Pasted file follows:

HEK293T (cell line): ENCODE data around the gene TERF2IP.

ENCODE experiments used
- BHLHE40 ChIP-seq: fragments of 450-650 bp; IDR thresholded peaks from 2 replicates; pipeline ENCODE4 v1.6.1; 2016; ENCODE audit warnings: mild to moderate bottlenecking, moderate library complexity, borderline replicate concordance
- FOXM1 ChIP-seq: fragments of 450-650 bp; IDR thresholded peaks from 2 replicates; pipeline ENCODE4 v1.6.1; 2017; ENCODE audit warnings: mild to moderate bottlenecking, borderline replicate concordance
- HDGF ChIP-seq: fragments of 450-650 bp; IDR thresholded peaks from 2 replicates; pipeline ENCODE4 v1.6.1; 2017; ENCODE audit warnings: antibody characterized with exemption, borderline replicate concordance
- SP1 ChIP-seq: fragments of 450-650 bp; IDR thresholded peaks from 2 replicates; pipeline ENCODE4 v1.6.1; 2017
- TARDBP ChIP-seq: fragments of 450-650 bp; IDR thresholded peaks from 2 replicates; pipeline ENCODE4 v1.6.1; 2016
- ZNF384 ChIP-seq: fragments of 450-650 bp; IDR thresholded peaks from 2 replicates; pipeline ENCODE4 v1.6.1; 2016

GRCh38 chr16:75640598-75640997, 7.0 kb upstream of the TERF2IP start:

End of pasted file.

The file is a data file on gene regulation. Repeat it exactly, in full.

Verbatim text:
HEK293T (cell line): ENCODE data around the gene TERF2IP.

ENCODE experiments used
- BHLHE40 ChIP-seq: fragments of 450-650 bp; IDR thresholded peaks from 2 replicates; pipeline ENCODE4 v1.6.1; 2016; ENCODE audit warnings: mild to moderate bottlenecking, moderate library complexity, borderline replicate concordance
- FOXM1 ChIP-seq: fragments of 450-650 bp; IDR thresholded peaks from 2 replicates; pipeline ENCODE4 v1.6.1; 2017; ENCODE audit warnings: mild to moderate bottlenecking, borderline replicate concordance
- HDGF ChIP-seq: fragments of 450-650 bp; IDR thresholded peaks from 2 replicates; pipeline ENCODE4 v1.6.1; 2017; ENCODE audit warnings: antibody characterized with exemption, borderline replicate concordance
- SP1 ChIP-seq: fragments of 450-650 bp; IDR thresholded peaks from 2 replicates; pipeline ENCODE4 v1.6.1; 2017
- TARDBP ChIP-seq: fragments of 450-650 bp; IDR thresholded peaks from 2 replicates; pipeline ENCODE4 v1.6.1; 2016
- ZNF384 ChIP-seq: fragments of 450-650 bp; IDR thresholded peaks from 2 replicates; pipeline ENCODE4 v1.6.1; 2016

GRCh38 chr16:75640598-75640997, 7.0 kb upstream of the TERF2IP start: